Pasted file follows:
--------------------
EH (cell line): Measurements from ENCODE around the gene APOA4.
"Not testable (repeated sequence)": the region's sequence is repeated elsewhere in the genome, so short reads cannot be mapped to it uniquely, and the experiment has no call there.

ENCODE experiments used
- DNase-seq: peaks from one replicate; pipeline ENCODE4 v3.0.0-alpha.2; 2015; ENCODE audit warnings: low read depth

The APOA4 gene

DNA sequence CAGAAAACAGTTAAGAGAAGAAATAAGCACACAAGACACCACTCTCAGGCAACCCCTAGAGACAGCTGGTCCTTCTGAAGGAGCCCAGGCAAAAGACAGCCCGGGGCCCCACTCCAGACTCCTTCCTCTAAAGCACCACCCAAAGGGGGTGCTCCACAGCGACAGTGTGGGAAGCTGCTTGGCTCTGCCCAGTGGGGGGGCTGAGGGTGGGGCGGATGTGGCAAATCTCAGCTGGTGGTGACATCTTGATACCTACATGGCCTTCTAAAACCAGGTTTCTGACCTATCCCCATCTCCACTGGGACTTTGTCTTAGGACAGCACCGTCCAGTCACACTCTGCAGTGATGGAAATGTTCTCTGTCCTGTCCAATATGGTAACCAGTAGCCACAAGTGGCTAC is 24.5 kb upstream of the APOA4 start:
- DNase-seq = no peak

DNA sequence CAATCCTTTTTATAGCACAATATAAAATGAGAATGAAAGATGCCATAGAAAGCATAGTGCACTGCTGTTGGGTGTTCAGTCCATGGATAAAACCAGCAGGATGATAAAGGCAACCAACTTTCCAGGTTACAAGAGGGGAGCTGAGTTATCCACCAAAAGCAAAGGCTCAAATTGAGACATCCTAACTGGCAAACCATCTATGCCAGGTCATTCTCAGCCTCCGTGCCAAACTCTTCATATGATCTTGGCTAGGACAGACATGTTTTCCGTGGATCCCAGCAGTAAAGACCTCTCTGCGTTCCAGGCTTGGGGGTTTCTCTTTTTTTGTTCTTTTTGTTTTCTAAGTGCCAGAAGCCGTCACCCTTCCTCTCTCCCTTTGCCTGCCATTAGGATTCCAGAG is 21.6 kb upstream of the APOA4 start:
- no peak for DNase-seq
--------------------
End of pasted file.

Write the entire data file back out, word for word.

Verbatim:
EH (cell line): Measurements from ENCODE around the gene APOA4.
"Not testable (repeated sequence)": the region's sequence is repeated elsewhere in the genome, so short reads cannot be mapped to it uniquely, and the experiment has no call there.

ENCODE experiments used
- DNase-seq: peaks from one replicate; pipeline ENCODE4 v3.0.0-alpha.2; 2015; ENCODE audit warnings: low read depth

The APOA4 gene

DNA sequence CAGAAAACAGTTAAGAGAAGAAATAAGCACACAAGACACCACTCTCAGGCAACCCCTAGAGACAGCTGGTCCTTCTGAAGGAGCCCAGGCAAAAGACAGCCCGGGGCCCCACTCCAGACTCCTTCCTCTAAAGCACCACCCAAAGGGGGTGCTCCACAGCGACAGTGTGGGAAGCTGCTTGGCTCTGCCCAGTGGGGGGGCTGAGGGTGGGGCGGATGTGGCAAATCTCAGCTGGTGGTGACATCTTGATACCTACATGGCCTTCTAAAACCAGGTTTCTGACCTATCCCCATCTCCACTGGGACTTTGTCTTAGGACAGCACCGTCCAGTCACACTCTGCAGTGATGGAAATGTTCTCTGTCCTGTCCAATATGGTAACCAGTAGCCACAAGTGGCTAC is 24.5 kb upstream of the APOA4 start:
- DNase-seq = no peak

DNA sequence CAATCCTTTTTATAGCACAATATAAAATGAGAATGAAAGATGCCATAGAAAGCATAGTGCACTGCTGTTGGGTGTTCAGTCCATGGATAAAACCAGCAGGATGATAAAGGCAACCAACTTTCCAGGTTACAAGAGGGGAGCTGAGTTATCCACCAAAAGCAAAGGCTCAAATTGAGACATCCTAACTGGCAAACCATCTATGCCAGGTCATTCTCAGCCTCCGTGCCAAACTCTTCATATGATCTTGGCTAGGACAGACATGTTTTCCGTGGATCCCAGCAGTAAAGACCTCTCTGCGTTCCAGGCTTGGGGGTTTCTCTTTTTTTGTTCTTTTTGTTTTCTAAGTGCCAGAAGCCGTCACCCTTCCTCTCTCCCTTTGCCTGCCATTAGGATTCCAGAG is 21.6 kb upstream of the APOA4 start:
- no peak for DNase-seq